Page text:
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All Blacks retain Rugby World Cup with Wallabies final win

| 01.11.2015

Jamie Clark, Sports Editor | October 31, 2015

New Zealand 34-17 Australia

Britain Rugby WCup New Zealand Australia

  • Four penalties and two conversions from Carter
  • Milner-Skudder scores late first-half opening try
  • All Blacks lead 16-3 at interval
  • Nonu nips in for another early in second-half
  • Ben Smith sin-binned for up-ending Wallabies wing Mitchell
  • Pocock and Kuridrani converted tries just not enough for Aussies
  • Carter drop goal and Barrett late crossing seal New Zealand victory

Kiwis keep hands on Webb Ellis

Tries either side of half-time from Nehe Milner-Skudder and Ma’a Nonu ensured a winning farewell for the Dan Carter generation, as New Zealand became the first side to retain the Rugby World Cup and lift the Webb Ellis trophy for a third time, beating Australia 34-17 at Twickenham.

Britain Rugby WCup New Zealand Australia

A number of New Zealanders, including Conrad Smith, tryscorer Nonu, most-capped man Richie McCaw and kicker Carter, are now expected to retire from international rugby union alongside Wallabies centre Matt Giteau.

This watershed for the Southern Hemisphere heavyweights fittingly came on the other side of the world, north of the Equator at the sport’s spiritual home.

The All Blacks were given something to think about by full back Ben Smith’s sin-binning and subsequent crossings by the Aussies’ bruised breakdown prince David Pocock and Tevita Kuridrani, to reduce their lead to four points.

Britain Rugby WCup New Zealand Australia

New Zealand held on, however, with Beauden Barrett going over late to cement their status as the number one rugby union nation.

Carter’s World Cup crown capped by kicking

Wallabies fly half Bernard Foley’s outstanding all-round display that eliminated England apart, clever Kiwi counterpart Carter perhaps made the most telling contribution from that position at this Rugby World Cup.

Britain Rugby WCup New Zealand Australia

His four final penalties, conversions of New Zealand’s first and last tries and drop goal with 10 minutes left added to his early efforts to make a tournament tally of 82 points, and also ensured Carter picked up the man of the match award.

It only seemed fitting that carter won and scored two of three chances to kick over the Aussie posts in the opening 40 minutes. Wallabies prop Sekope Kepu found a couple of fouls too tempting on the All Blacks icon, though referee Nigel Owens resisted the temptation to send him to the bin for such ill-discipline.

New Zealand crossings either side of interval pivotal

Poor binding in an early scrum proved the only occasion that the Kiwis conceded penalty points, while their two tries either side of the interval left Australia with too much to do.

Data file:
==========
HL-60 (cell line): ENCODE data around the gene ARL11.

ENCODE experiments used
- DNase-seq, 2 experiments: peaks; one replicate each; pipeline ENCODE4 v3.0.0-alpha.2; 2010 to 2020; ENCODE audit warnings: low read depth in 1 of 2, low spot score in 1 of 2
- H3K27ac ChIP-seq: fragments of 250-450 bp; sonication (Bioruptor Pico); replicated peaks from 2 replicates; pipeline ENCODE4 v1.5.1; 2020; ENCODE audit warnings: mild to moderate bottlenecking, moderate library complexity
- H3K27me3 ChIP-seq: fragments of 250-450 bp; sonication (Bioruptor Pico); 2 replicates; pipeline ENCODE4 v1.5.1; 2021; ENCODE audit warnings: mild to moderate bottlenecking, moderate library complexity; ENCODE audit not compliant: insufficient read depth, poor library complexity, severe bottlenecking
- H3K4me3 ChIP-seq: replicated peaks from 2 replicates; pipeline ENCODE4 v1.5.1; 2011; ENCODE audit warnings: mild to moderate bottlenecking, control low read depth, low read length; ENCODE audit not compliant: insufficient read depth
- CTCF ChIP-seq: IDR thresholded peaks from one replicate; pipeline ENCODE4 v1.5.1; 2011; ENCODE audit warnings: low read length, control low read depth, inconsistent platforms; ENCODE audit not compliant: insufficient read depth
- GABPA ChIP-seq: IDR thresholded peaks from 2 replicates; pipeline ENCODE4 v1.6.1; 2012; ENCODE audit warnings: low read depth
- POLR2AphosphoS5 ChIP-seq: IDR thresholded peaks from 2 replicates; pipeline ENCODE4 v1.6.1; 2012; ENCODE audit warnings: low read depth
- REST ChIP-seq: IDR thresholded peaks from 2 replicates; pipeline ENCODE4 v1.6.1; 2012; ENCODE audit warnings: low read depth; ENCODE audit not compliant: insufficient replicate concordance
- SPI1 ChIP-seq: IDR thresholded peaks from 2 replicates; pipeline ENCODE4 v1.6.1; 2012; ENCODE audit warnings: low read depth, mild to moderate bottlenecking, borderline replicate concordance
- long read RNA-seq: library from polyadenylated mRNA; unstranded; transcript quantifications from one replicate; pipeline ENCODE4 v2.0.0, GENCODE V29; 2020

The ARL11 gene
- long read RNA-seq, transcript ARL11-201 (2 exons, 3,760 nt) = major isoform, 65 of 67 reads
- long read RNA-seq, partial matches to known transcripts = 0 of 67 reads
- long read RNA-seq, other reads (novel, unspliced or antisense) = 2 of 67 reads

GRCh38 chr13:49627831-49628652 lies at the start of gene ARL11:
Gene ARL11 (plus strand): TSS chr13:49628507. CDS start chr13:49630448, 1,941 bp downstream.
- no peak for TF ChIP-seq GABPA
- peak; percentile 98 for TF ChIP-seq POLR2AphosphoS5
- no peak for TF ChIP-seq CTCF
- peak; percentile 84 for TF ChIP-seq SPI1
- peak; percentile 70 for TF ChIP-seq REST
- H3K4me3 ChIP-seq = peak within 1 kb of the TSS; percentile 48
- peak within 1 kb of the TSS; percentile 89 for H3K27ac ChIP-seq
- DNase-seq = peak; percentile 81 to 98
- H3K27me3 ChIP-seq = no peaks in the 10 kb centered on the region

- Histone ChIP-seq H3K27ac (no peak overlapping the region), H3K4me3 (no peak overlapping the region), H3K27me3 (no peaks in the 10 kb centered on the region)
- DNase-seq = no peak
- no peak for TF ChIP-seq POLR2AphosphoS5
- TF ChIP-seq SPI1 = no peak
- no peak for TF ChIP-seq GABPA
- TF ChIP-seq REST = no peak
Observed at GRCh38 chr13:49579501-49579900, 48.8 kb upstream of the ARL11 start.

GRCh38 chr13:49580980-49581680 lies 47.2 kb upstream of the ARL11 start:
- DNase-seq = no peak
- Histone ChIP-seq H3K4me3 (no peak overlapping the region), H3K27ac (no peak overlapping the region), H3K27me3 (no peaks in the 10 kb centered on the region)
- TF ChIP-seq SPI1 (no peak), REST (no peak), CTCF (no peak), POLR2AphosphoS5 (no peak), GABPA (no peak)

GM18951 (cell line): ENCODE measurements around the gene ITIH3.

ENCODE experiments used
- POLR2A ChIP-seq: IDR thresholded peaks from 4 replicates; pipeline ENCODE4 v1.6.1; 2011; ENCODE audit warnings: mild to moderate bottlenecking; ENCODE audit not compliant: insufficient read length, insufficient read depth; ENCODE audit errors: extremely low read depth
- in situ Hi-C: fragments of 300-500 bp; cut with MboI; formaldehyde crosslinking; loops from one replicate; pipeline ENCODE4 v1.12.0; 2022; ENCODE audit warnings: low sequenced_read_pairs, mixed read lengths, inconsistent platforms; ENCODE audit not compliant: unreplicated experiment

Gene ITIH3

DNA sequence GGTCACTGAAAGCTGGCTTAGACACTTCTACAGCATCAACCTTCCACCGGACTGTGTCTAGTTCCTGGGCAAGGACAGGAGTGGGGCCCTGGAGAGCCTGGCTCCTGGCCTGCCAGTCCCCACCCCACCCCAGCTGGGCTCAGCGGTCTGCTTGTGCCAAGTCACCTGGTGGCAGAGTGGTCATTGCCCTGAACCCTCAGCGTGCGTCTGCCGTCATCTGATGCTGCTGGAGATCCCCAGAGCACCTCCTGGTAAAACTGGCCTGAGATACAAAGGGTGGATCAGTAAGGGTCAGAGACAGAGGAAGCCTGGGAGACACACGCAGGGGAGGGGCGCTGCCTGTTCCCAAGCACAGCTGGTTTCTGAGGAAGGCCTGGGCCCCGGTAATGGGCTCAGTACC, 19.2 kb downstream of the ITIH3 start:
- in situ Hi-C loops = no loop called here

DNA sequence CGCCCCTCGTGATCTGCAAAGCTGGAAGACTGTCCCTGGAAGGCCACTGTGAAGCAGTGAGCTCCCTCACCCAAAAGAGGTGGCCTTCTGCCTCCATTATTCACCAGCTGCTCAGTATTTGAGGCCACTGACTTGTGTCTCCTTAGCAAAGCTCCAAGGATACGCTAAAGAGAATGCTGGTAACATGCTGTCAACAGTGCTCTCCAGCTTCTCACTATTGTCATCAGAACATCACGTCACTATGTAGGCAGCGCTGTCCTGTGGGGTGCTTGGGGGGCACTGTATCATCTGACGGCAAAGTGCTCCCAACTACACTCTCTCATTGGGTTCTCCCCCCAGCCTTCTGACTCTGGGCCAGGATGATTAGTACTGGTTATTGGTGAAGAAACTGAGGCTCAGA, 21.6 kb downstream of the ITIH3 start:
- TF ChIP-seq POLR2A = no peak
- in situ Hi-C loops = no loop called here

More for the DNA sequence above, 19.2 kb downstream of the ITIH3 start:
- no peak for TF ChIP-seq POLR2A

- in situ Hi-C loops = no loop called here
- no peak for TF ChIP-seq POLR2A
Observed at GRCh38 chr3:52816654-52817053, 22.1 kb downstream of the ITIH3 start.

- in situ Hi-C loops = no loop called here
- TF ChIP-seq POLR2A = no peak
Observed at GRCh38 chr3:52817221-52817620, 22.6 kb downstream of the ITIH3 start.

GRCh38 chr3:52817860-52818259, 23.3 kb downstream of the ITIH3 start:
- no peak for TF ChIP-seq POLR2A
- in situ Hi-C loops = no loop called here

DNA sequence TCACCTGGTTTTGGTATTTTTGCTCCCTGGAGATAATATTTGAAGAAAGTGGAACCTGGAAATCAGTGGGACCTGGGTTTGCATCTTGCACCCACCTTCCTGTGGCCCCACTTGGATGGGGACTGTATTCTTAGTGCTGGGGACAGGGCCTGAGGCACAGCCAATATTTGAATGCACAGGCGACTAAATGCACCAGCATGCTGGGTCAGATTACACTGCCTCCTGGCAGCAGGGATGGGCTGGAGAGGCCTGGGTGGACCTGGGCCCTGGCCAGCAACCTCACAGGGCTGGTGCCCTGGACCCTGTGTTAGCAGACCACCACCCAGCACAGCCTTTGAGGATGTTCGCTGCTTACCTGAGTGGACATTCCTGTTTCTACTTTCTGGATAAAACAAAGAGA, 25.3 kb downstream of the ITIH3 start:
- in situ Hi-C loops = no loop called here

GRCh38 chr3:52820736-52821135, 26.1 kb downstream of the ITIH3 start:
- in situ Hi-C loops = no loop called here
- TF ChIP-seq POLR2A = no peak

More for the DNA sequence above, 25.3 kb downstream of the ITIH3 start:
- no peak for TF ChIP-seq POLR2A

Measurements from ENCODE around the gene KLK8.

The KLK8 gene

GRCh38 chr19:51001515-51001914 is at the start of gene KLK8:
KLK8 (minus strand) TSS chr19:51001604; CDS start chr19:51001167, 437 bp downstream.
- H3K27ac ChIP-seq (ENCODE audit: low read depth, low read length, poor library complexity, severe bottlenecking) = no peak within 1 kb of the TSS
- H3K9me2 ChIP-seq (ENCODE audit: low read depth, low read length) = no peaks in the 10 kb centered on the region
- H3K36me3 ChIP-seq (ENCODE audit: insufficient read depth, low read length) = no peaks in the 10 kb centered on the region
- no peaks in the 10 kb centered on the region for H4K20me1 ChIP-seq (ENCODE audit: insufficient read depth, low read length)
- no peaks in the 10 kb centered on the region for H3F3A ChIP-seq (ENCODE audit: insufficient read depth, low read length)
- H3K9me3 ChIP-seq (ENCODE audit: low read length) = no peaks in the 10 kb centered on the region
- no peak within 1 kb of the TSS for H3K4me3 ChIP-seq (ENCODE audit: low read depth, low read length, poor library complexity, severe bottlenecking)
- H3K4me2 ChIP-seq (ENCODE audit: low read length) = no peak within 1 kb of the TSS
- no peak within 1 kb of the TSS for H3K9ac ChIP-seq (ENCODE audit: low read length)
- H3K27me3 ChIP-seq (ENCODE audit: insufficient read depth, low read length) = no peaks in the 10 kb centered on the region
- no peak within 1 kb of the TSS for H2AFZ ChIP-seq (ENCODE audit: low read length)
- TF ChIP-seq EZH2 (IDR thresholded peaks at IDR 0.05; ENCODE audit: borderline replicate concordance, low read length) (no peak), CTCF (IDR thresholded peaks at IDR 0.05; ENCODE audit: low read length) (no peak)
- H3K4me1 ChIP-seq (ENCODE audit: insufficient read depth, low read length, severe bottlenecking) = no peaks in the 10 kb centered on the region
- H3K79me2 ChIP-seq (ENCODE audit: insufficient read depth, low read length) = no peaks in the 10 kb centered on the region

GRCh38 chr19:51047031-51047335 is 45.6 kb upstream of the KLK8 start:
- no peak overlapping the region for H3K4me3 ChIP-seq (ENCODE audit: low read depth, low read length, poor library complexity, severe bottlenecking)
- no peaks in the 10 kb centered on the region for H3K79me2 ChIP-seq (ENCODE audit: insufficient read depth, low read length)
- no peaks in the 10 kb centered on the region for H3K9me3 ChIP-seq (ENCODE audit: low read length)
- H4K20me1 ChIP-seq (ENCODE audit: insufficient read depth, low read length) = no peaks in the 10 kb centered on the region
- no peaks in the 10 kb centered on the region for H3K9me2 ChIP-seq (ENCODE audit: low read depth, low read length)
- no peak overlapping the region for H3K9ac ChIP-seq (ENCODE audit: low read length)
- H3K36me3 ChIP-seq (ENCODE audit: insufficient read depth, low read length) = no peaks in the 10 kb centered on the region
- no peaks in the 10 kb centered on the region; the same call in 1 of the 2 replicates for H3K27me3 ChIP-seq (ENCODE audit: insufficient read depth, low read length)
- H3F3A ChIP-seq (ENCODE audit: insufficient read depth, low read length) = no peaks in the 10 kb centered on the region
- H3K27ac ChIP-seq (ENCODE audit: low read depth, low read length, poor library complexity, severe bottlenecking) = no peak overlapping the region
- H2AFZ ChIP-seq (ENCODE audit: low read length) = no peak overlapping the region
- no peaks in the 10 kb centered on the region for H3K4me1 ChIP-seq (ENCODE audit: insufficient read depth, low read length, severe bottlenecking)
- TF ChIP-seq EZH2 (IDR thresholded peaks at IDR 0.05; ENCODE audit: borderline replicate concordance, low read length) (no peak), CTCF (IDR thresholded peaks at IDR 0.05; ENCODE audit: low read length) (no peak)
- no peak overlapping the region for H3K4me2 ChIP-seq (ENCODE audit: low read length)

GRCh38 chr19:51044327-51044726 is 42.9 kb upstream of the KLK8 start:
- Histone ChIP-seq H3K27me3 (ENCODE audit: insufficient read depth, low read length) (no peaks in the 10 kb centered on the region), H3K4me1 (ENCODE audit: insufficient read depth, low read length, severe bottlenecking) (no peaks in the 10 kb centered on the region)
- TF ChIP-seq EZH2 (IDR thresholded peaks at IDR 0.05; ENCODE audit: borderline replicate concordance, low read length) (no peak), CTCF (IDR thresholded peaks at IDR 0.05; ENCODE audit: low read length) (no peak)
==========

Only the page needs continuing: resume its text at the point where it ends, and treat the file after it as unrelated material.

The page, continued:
Rugby Union - Rugby World Cup 2015 - Final - New Zealand v Australia - Twickenham

Ben Smith joined namesake Conrad and McCaw in teeing up Milner-Skudder to go over for the opener with crisp passing, spotting that the reverse ball was on. Carter’s conversion confirmed a healthy 16-3 half-time lead.

Sonny Bill Williams’ introduction for the second period by All Black coach Steve Hansen raised a few eyebrows, but immediately paid off as he drew three Wallabies defenders and that freed up Nonu to sprint diagonally for the tryline.

Aussie comeback curtailed

Kiwi full back Ben Smith had to go off for 10 minutes with the TMO drawing Owens’ attention to a dangerous tackle on Drew Mitchell. Australia pressed their man advantage, with Pocock grounding the ball beyond the whitewash courtesy of a driving maul moments later.

Britain Rugby WCup New Zealand Australia

Milner-Skudder’s misreading of a Kurtley Beale kick shortly after Ben Smith was allowed back on gifted Kuridrani a try. Two Bernard Foley conversions to accompany that earlier Wallabies penalty reduce their arrears to 21-17.

Carter’s drop goal 10 minutes from time steadied New Zealand nerves, before Ben Smith booted forward with Barrett chasing then chipping himself to land a third try. The All Blacks will attempt to extend their reign to a dozen years of dominance in 2019 when the Rugby World Cup comes to Japan.


Check out Coral’s Rugby World Cup archives



Jamie Clark

Athletics aficionado, die-hard snooker fan and Crystal Palace supporter Jamie has written for Coral since February 2014 after spells with Soccerlens and the Press Association as a digital journalist and copywriter. A former East Midlands sports correspondent and Bwin tipster, he is a graduate of both the University of York and University of Sheffield, with a Masters in web journalism from the latter.